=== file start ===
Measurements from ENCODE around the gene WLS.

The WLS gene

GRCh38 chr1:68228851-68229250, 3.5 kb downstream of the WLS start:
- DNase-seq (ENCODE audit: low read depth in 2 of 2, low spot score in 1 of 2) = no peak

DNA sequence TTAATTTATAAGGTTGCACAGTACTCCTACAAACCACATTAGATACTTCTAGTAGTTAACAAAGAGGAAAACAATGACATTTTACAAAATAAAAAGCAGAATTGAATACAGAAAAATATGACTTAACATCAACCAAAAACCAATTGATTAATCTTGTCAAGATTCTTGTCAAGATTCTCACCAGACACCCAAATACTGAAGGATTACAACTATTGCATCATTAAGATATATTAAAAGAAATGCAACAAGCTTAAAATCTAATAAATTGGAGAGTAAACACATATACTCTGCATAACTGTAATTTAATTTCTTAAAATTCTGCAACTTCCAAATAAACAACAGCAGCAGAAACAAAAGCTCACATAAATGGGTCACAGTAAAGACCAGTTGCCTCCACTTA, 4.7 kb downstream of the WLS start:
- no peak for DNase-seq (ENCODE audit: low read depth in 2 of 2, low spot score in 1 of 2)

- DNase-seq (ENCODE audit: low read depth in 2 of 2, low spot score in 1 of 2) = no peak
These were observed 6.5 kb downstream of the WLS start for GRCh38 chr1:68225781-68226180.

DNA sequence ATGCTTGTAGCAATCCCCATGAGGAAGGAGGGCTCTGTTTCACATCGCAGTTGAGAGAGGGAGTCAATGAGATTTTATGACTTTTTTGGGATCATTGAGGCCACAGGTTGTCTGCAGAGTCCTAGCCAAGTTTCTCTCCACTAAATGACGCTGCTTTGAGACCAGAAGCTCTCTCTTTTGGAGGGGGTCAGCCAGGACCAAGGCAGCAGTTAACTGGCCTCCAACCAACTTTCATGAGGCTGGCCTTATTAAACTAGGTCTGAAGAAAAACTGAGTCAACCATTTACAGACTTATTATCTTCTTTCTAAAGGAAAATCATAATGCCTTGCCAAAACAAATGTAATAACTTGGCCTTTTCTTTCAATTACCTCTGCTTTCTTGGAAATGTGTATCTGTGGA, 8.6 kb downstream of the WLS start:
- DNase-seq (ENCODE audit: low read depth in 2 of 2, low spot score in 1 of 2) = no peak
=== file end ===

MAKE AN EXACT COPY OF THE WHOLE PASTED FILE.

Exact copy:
Measurements from ENCODE around the gene WLS.

The WLS gene

GRCh38 chr1:68228851-68229250, 3.5 kb downstream of the WLS start:
- DNase-seq (ENCODE audit: low read depth in 2 of 2, low spot score in 1 of 2) = no peak

DNA sequence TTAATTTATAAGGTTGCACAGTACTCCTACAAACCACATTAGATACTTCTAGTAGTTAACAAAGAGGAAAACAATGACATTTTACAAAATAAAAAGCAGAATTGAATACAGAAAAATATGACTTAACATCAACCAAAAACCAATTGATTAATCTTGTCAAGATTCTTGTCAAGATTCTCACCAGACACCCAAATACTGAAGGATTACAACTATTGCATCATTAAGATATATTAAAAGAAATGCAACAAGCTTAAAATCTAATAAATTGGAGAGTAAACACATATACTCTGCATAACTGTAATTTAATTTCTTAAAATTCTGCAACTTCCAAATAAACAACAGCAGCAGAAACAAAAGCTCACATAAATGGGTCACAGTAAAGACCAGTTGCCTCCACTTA, 4.7 kb downstream of the WLS start:
- no peak for DNase-seq (ENCODE audit: low read depth in 2 of 2, low spot score in 1 of 2)

- DNase-seq (ENCODE audit: low read depth in 2 of 2, low spot score in 1 of 2) = no peak
These were observed 6.5 kb downstream of the WLS start for GRCh38 chr1:68225781-68226180.

DNA sequence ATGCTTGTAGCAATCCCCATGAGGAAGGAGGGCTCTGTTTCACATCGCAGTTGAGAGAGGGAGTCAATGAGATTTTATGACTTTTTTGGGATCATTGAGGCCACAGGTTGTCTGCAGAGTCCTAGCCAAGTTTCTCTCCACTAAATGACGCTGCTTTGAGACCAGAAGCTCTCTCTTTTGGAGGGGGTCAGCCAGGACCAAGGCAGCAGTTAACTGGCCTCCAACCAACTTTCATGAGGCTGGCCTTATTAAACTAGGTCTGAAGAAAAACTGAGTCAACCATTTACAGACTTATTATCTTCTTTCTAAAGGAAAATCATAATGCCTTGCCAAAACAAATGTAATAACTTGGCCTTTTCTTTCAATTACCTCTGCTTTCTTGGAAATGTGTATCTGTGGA, 8.6 kb downstream of the WLS start:
- DNase-seq (ENCODE audit: low read depth in 2 of 2, low spot score in 1 of 2) = no peak